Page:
Just as some of the problems are challenges for the facility, some of the challenges about chronic disease care are to do with what the patients can do. There may be little understanding of how diet can influence health, or people simply can’t afford or are too bound by habit to change their diets. Sometimes patients can’t come to the clinic when they are scheduled to do so. It can cost a lot to come from far in the district to reach the hospital. So they may only come once they have run out of tablets. And so we ask ourselves, is their high blood pressure because they haven’t had tablets for a few days, or is it because their tablets aren’t working? Sometimes patients have to pay so much to travel to the clinic that they have little left over to pay for their medication. THey collect enough supplies for a month because that is all they can afford, whereas if they had the funds, they could take three month’s worth home and not have to come to clinic again for a longer interval. Or they may not have enough money to pay for monitoring blood tests. Of their home may be in one of the more hard-to-reach areas in this already hard-to-reach district. The only transport available may be by boda-boda. And travelling by this means for an hour or two may not be feasible for a frail elderly person.

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Stunning countryside but difficult to cross for the frail

So, managing chronic care in this setting is fraught with lots of interesting challenges, both medical and practical. It makes it really interesting.

This is one of the things I have been thinking about during my time here. And after a careful review of the data from the clinic, a research study has been proposed to explore some of these issues in more detail. I hope that this might lead to some transformation of the service into the future. It would be so exciting to see care devolved from the hospital to the level of the community and from a centralised approach to one that is devolved outwards and truly patient-centred. But that is for others to do.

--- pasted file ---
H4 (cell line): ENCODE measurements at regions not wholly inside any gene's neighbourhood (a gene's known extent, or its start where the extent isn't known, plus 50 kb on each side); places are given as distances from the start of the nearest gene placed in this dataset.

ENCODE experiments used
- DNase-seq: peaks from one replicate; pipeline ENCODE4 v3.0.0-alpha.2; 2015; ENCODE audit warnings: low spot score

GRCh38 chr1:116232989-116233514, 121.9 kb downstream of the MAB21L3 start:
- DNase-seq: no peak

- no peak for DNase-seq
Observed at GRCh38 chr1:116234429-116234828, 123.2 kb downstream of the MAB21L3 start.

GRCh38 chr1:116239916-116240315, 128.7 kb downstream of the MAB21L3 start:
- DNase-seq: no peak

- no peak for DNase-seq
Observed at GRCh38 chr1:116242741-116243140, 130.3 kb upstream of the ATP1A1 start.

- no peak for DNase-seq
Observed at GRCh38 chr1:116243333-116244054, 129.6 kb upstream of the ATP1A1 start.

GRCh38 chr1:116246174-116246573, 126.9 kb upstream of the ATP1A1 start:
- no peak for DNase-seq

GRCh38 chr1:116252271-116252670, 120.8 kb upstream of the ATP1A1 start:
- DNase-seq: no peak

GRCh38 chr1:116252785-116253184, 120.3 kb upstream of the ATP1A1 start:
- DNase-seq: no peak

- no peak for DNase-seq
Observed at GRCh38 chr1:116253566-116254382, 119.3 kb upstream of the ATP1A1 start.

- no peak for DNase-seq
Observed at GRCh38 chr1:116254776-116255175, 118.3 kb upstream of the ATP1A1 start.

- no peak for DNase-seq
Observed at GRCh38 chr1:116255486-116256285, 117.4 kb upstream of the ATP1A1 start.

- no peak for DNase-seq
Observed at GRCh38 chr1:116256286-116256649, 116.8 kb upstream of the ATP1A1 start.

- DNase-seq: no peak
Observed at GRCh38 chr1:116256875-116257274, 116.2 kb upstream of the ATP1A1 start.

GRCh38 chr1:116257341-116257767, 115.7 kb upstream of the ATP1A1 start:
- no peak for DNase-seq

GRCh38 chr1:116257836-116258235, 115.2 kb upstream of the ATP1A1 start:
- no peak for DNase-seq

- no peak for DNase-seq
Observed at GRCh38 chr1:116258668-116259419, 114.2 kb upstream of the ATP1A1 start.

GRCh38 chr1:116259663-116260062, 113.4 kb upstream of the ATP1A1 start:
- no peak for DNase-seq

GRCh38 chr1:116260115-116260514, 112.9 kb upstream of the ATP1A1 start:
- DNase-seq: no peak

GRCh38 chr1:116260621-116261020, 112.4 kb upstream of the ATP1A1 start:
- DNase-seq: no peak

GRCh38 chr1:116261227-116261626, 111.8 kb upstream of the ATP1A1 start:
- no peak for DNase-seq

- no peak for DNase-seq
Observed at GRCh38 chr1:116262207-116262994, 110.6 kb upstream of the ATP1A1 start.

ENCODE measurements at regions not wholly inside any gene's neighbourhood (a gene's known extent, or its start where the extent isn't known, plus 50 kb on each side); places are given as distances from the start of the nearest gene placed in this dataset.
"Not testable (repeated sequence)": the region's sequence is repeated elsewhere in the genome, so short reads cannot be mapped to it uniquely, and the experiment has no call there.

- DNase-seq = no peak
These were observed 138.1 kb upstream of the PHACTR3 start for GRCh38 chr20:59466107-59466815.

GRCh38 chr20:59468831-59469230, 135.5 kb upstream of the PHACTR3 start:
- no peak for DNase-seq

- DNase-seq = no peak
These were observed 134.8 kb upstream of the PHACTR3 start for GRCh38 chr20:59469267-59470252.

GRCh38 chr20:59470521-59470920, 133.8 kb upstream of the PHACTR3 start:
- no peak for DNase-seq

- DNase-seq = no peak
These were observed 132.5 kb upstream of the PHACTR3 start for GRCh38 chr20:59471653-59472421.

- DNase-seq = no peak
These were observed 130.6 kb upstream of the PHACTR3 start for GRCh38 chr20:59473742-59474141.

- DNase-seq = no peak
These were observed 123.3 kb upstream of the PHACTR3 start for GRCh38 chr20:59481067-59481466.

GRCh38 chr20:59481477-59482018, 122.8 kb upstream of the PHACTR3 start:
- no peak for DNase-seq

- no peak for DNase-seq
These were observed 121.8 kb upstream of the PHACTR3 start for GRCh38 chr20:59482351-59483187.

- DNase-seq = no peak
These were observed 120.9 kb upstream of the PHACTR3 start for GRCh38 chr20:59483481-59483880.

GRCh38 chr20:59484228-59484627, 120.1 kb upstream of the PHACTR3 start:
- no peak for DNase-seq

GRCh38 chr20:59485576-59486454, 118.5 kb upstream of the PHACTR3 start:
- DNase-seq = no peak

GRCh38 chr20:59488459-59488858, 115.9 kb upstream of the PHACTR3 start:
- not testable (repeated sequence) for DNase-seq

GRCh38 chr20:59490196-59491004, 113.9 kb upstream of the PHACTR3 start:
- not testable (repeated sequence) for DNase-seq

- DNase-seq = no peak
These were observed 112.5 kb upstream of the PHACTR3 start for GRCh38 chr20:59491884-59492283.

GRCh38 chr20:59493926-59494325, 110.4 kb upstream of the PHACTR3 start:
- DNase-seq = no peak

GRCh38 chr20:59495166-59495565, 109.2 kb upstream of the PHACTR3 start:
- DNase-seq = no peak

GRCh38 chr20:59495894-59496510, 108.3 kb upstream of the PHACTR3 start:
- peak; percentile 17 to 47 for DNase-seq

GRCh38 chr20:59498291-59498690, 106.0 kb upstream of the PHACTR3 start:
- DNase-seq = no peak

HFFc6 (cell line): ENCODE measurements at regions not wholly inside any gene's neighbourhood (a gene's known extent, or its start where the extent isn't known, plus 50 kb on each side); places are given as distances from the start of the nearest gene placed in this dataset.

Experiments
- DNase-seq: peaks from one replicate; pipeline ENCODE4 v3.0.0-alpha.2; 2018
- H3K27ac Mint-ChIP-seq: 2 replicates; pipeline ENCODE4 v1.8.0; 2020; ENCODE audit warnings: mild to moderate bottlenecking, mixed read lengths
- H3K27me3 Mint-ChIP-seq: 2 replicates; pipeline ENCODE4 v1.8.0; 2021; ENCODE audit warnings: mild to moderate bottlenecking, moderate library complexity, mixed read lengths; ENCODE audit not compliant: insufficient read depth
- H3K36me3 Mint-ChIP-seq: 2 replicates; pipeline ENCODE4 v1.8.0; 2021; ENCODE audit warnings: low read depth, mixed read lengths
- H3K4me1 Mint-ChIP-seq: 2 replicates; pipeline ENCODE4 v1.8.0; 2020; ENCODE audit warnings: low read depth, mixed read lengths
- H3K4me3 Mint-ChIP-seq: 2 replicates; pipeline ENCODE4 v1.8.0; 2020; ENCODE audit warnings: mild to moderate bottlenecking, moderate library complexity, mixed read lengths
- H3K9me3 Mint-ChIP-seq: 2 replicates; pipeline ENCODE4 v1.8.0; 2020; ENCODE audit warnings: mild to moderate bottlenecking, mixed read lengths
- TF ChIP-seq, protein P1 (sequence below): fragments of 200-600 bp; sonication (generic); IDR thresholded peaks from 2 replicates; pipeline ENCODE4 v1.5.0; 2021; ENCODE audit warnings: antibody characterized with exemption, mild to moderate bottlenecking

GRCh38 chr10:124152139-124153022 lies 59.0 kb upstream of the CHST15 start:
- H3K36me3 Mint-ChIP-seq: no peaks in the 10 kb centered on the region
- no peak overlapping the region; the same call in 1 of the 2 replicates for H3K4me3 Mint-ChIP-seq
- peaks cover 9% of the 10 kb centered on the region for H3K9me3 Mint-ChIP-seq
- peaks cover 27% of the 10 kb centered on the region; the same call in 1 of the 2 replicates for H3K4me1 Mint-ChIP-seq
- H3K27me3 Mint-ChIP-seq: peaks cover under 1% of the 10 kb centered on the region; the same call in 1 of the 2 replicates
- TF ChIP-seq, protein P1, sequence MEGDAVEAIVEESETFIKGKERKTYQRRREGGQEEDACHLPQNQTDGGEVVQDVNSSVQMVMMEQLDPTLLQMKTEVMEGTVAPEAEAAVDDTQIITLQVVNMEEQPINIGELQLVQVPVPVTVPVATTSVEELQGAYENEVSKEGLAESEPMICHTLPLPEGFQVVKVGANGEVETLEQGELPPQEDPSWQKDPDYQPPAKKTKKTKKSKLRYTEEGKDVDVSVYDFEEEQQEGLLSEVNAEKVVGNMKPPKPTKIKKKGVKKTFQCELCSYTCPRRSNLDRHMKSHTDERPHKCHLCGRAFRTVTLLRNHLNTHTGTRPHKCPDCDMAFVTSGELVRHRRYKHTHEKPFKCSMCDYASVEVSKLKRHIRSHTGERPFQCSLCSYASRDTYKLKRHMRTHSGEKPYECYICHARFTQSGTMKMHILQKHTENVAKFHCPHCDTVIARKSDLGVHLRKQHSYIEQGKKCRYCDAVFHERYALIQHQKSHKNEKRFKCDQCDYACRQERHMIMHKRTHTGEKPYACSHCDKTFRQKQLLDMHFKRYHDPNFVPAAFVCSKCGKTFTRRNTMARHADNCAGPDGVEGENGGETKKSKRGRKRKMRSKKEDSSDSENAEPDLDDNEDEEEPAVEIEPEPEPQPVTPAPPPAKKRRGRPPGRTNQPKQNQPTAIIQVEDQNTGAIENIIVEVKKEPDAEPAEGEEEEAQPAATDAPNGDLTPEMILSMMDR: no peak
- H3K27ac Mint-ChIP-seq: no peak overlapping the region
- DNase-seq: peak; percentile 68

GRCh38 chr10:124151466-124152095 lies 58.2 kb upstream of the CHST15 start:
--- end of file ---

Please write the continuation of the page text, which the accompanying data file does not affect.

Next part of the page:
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*** Yes, I know, control of infectious disease also needs public health systems…sorry, public health colleagues for a crass over-simplification

 

Out and about in Buhoma

I realise that these posts have been very hospital-focussed. That’s because our life here has been very hospital-focussed but to go without describing our local village and our local community would be a major omission.

So, Bwindi hospital is in Buhoma (village), Bwindi being the term used to describe the area generally, and certainly the term which is used in the tourist sense. We found this really confusing when we got here. “Buhoma?” “Where is Buhoma? Oh here?” “Then where is Bwindi?”

Everything – geographically and economically revolves round the National Park (which is the impenetrable forest.) It’s a funny shape. The park gates serve as the end of the road, though the forest can be crossed by foot (in about 6 hours) to get to the other side and to another district called Kisoro. If you chose to drive to Kisoro, it will take much longer by beautiful mountain roads along the edge of the forest. So, my guided tour of our home village starts at the park gates which is the highest point you can get to in the valley in the car.

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who needs a bank when money is mobile (and smiles as much as this!) – I don’t have a picture of park gates